“I had been given nutrients and water through an IV for ten days, so there was a constant feeling of incredible thirst – even though I wasn’t dehydrated. A nurse in the area must have noticed, even though I couldn’t speak well. So she dabbed a wet sponge around my mouth so I could feel the moisture without swallowing much. It felt great. ‘
Karen managed to expect a call from her husband – doctors had kept the family informed daily. But when she first heard his voice, two days after waking up, she struggled to speak between tears of joy. “She cried and cried with happiness and disbelief that I made it. We both did that, ”says Hugh.
The family was not allowed into his room, but two weeks later, when he was transferred from intensive care to a coronavirus ward, they could see each other through the window next to Hugh’s bed. “The first time the kids came was overwhelming,” he says. “They called through the window how proud they were of me.”
But it wasn’t until nearly a month later – after two weeks of social distraction, after layoff, they were finally reunited. He says, “My son Ciaran stared at me and said,” Dad – do you think it’s okay to hug you now? “
Do I mask outside and what if I cannot stay 2 meters away from others?
Q Do I have to wear a mask when I’m socializing or exercising outdoors?
A: When you’re outside, you don’t need to wear a mask as long as you’re two feet away from people outside your household or bubble.
This is because the virus is less likely to spread outside.
It can be difficult to socialize while wearing a mask, so instead of always putting it on and off when you want to speak, make sure you keep a safe distance.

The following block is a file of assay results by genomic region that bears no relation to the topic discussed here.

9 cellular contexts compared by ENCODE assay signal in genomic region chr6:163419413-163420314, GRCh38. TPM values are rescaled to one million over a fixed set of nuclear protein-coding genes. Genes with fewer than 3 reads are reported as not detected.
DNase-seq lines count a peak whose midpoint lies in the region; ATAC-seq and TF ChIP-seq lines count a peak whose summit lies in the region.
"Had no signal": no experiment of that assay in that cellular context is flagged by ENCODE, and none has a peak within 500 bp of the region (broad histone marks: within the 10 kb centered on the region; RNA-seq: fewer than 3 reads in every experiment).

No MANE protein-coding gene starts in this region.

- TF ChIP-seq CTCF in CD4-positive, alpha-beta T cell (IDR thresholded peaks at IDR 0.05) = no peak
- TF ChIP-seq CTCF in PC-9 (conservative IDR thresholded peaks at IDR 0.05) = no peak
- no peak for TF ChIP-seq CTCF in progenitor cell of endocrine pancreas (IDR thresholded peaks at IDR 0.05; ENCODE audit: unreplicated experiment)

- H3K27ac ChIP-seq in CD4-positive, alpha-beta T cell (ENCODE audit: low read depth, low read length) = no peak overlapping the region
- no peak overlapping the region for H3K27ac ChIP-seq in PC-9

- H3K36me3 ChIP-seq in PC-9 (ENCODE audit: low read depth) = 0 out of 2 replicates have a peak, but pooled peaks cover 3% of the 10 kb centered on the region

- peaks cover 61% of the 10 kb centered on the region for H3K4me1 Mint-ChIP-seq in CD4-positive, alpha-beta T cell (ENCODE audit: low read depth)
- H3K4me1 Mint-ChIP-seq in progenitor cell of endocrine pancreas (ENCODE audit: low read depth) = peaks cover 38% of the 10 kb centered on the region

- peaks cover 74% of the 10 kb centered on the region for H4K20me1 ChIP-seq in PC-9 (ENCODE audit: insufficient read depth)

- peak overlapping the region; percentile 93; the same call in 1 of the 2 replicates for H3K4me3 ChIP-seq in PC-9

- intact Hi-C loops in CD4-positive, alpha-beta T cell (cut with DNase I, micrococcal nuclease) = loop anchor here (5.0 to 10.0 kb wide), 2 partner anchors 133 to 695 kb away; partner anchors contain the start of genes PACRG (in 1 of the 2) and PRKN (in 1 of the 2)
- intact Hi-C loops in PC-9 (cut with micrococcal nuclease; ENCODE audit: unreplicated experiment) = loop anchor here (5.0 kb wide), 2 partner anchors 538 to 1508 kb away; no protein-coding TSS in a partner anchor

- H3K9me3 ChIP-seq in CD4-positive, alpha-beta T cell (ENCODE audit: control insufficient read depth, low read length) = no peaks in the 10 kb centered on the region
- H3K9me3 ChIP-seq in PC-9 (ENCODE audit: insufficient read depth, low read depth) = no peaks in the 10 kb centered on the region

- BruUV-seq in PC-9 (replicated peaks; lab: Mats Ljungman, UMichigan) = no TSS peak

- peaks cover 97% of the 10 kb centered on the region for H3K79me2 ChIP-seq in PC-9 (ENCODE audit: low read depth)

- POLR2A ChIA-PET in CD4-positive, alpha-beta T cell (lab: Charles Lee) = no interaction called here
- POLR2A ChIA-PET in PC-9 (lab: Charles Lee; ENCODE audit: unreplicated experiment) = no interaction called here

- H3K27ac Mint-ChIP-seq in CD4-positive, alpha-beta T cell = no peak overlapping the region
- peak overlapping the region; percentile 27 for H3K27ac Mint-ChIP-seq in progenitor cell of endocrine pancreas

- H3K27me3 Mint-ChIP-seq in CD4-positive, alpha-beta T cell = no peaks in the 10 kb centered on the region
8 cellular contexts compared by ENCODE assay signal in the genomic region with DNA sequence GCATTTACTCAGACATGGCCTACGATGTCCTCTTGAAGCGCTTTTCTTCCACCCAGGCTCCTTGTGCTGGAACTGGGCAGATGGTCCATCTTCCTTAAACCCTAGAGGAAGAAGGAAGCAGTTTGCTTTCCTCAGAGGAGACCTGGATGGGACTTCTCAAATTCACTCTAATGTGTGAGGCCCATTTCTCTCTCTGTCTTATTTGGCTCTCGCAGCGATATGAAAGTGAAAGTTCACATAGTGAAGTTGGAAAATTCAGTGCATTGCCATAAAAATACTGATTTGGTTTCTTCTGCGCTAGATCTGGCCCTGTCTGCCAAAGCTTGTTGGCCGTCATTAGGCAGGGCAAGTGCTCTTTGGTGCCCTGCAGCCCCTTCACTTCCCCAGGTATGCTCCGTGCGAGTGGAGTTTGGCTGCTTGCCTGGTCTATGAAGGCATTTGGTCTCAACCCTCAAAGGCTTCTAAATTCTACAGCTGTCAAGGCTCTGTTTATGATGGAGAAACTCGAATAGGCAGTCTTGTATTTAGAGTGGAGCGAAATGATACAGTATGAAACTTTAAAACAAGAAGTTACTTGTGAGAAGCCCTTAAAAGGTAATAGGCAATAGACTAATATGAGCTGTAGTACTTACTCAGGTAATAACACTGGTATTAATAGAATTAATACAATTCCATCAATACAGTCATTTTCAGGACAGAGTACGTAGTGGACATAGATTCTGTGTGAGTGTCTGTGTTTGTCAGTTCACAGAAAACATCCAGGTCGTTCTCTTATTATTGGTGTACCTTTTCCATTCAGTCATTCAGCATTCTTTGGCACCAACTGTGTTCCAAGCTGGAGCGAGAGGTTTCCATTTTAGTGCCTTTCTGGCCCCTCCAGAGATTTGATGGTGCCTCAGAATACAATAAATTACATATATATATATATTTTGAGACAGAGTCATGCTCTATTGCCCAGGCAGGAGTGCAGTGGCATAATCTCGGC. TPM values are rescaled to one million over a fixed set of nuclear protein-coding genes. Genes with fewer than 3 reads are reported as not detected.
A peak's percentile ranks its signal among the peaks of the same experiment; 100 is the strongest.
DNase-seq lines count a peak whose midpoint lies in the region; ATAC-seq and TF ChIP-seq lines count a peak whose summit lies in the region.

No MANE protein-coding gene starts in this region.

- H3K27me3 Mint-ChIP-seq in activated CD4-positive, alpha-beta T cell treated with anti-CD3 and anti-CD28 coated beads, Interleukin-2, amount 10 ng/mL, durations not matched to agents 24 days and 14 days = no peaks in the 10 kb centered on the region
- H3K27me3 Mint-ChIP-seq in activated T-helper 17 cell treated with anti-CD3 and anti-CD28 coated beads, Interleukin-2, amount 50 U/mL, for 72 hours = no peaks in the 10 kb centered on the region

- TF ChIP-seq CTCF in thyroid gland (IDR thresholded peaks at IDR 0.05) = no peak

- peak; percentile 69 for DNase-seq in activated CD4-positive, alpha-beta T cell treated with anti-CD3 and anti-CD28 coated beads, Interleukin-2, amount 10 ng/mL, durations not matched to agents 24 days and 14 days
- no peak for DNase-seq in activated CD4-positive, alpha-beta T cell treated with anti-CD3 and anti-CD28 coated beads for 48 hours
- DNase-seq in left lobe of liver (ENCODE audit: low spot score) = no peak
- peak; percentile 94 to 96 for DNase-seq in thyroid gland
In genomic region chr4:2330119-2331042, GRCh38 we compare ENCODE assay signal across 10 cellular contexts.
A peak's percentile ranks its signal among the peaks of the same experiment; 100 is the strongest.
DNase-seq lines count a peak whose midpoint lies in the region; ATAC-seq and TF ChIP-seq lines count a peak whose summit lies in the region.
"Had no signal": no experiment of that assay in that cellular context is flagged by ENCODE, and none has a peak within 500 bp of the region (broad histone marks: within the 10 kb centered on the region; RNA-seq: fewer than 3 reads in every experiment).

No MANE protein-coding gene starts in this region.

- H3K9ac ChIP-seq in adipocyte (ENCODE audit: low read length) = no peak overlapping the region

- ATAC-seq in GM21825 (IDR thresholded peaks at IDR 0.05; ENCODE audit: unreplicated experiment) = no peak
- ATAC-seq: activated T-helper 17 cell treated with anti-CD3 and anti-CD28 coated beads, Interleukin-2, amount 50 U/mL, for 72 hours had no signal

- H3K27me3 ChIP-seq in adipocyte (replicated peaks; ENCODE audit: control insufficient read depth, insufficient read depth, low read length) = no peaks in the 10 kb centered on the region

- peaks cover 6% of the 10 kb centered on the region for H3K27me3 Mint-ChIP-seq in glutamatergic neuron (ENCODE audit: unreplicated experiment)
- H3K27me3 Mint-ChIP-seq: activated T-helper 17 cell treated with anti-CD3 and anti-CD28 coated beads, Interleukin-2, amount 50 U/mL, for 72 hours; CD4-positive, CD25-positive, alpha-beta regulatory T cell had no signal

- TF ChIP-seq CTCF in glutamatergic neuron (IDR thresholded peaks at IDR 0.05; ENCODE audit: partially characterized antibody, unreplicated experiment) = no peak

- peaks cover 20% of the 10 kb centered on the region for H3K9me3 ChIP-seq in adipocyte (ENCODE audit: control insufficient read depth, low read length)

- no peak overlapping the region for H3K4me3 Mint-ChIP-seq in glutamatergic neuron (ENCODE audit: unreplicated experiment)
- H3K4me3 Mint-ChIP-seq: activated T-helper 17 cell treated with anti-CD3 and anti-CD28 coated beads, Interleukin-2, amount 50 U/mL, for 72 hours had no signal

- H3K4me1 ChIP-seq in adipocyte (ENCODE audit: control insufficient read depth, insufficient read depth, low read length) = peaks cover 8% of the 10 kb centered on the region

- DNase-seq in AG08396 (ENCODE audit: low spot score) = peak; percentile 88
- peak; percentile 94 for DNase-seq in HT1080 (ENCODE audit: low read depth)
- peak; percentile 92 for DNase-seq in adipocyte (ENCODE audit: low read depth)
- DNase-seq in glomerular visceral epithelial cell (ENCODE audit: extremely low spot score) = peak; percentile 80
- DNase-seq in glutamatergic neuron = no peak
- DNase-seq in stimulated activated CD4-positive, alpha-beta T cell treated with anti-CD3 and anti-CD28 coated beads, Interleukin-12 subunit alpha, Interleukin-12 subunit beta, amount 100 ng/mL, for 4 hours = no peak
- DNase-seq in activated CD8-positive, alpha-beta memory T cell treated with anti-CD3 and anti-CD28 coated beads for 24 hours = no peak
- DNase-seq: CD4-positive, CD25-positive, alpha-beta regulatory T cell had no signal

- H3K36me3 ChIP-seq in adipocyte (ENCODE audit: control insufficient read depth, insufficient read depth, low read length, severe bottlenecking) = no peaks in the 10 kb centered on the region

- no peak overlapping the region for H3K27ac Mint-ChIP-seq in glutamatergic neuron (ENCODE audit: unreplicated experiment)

And of course, wash your hands.
You must wear a mask on public transportation – and it is also a good idea to do this when you go to the shops, post office or bank.
Q Is it really safe to go shopping now?
A Starting tomorrow, non-essential stores in England – including those that sell clothing, toys and electronics – will open for the first time since closing.
Measures have been taken to make the experience as safe as possible for both customers and staff.
While rules may vary by store, buyers are reminded to keep a good social distance and wash their hands regularly with disinfectants or soap.
Retailers discourage touching and handling products that people have no intention of buying, and most dressing rooms remain closed.
The government also encourages people to shop only when they can, to keep social contact to a minimum.
Q What should I do if I cannot stay two meters away from someone?
A Coronavirus is spread in tiny droplets, emitted when someone coughs, sneezes, or even talks. So the closer you are to an infected person, the greater your risk of contracting it.